Send to

Choose Destination
See comment in PubMed Commons below
Neurosurgery. 2010 Feb;66(2):E404-6; discussion E406. doi: 10.1227/01.NEU.0000363701.76835.BF.

In vitro biomechanical analysis of a new lumbar low-profile locking screw-plate construct versus a standard top-loading cantilevered pedicle screw-rod construct: technical report.

Author information

  • 1Spinal Biomechanics Laboratory, Division of Neurological Surgery, Barrow Neurological Institute, St. Joseph's Hospital and Medical Center, Phoenix, Arizona 85013, USA.



A standard top-loading lumbar pedicle screw-rod system is compared with a pedicle screw-plate system with smaller-diameter screws, more medial entry, and lower profile to assess the relative stability, strength, and resistance to fatigue of the 2 systems.


Seven human cadaveric specimens were studied with each surgical construct. Nondestructive, nonconstraining pure moments were applied to specimens to induce flexion, extension, lateral bending, and axial rotation while recording L5-S1 motion optoelectronically. After initial tests, specimens were fatigued for 10,000 cycles and retested to assess early postoperative loosening. Specimens were then loaded to failure in hyperextension.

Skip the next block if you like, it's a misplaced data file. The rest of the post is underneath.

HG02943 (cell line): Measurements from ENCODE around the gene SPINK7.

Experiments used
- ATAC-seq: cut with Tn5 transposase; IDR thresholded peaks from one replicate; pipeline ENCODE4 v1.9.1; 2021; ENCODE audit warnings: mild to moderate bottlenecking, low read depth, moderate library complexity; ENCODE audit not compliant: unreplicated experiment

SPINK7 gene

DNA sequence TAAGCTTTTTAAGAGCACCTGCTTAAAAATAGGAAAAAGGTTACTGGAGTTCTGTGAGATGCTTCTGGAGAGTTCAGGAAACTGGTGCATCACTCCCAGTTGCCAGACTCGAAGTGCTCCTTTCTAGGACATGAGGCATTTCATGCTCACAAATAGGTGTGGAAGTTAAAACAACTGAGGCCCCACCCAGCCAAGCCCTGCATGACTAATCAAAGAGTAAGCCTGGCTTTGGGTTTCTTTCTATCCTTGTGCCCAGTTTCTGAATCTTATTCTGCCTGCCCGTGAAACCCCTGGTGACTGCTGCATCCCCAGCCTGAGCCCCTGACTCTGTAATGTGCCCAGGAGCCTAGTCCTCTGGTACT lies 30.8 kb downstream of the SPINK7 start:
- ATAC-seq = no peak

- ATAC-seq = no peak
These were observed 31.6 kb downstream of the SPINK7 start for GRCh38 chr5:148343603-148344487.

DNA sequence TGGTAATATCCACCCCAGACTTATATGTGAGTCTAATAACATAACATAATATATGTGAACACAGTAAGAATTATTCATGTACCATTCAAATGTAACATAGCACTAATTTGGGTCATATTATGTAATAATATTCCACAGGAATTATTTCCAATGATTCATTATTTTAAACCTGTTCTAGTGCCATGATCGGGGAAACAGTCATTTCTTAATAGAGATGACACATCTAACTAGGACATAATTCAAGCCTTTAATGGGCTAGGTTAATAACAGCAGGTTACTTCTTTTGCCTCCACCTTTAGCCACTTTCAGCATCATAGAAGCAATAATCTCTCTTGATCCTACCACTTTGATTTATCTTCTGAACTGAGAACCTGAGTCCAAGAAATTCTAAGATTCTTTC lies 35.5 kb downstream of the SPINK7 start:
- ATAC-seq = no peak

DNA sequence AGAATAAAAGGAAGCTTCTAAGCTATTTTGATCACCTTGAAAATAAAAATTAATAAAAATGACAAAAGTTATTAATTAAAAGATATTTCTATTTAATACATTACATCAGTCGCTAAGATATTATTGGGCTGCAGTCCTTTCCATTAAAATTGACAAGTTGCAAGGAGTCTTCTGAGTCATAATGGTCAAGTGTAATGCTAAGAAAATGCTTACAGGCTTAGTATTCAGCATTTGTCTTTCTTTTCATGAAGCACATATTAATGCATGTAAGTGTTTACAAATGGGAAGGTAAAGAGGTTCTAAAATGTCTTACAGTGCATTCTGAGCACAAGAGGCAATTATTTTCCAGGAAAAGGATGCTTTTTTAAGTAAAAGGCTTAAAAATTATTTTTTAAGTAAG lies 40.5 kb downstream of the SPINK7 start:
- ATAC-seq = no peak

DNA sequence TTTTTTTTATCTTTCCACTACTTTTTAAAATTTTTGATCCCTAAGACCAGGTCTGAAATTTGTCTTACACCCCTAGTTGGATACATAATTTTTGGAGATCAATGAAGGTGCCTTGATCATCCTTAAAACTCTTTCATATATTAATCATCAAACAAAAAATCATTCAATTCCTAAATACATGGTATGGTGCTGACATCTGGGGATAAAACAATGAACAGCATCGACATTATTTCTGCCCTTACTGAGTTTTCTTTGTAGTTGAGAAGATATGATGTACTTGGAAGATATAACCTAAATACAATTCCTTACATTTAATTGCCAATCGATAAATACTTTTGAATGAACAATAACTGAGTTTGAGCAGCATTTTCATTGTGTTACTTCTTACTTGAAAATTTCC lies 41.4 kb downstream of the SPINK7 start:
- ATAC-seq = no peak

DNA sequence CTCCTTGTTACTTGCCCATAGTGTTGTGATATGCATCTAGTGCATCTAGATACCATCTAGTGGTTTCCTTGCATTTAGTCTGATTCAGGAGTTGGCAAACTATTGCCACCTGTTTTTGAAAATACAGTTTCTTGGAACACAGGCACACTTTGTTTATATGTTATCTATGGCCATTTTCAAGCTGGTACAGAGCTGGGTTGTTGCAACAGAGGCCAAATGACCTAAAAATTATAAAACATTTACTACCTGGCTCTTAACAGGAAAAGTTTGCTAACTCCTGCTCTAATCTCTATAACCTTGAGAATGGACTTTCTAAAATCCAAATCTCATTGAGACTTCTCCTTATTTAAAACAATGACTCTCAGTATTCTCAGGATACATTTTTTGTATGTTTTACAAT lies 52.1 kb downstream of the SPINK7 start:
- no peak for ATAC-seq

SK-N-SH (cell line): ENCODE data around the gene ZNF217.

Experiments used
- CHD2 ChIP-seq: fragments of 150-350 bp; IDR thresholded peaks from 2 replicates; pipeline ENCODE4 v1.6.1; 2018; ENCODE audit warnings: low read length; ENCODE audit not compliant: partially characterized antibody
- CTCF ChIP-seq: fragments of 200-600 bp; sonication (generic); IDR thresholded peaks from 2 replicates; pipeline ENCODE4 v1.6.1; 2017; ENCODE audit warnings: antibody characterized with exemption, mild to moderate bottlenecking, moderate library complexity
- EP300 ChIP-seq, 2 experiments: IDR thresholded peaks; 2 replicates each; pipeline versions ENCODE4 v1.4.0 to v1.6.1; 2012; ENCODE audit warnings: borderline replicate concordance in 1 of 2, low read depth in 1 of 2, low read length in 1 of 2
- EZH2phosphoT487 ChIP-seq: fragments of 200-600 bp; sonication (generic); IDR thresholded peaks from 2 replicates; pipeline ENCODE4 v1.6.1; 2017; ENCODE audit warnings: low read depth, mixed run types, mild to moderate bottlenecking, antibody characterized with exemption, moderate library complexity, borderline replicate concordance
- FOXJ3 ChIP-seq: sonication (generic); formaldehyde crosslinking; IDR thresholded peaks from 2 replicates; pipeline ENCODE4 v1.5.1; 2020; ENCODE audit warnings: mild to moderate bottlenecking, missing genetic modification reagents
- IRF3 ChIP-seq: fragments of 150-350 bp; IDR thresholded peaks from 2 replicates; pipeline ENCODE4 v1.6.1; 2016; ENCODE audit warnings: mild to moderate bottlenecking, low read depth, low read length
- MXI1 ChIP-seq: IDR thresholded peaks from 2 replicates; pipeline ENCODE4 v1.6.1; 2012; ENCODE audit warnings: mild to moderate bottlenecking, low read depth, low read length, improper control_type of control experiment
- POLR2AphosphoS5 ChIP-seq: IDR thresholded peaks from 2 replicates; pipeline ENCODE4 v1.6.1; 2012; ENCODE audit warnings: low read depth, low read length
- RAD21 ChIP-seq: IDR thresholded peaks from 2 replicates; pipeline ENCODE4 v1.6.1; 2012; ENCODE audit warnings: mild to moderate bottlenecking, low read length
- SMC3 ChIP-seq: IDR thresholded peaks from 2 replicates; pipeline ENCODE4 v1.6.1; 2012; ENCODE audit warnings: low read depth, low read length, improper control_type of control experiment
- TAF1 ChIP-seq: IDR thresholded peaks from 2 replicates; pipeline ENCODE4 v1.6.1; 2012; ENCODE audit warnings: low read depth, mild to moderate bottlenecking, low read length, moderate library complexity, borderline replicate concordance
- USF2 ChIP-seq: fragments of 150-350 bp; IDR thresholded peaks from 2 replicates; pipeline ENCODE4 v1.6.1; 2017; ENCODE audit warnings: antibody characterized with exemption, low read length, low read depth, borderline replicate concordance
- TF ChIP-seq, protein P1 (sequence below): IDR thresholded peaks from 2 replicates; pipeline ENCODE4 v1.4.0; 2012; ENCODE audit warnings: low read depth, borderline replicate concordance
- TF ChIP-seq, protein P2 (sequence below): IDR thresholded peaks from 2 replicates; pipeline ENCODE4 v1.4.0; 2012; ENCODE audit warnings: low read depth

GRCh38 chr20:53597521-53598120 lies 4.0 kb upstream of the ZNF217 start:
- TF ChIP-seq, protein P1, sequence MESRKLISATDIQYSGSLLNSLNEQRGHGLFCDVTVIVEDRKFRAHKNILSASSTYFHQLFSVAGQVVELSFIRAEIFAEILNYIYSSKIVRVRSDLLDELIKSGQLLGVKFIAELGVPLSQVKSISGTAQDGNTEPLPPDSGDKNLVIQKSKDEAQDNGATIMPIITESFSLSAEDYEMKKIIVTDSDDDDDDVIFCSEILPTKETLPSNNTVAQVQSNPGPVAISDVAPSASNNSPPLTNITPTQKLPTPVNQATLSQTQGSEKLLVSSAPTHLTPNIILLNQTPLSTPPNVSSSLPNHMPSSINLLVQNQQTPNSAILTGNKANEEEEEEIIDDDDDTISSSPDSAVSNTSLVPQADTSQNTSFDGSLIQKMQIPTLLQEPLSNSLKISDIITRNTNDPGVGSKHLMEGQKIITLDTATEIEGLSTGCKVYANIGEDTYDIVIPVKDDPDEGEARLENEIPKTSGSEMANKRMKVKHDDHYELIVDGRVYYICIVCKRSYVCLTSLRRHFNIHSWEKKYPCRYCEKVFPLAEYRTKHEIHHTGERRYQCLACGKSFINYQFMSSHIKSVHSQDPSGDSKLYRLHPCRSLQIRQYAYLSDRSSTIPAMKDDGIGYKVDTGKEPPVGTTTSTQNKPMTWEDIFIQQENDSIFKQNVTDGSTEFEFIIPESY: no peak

The standard screw-rod construct reduced range of motion to a mean of 20% of normal, whereas the screw-plate construct reduced range of motion to 13% of normal. Differences between systems were not significant in any loading mode (P > 0.06). The 14% loosening of the screw-rod system with fatigue was not significantly different from the 10% loosening observed with the screw-plate system (P > 0.15). Mean failure loads of 30 Nm for screw-rod and 37 Nm for screw-plate were also not significantly different (P = 0.38).


Posterior fixation at L5-S1 using the low-profile screw-plate system offers stability, resistance to fatigue, and resistance to failure equivalent to fixation using a standard cantilevered pedicle screw-rod system.

[PubMed - indexed for MEDLINE]
PubMed Commons home

PubMed Commons

How to join PubMed Commons

    Supplemental Content

    Full text links

    Icon for Lippincott Williams & Wilkins
    Loading ...
    Write to the Help Desk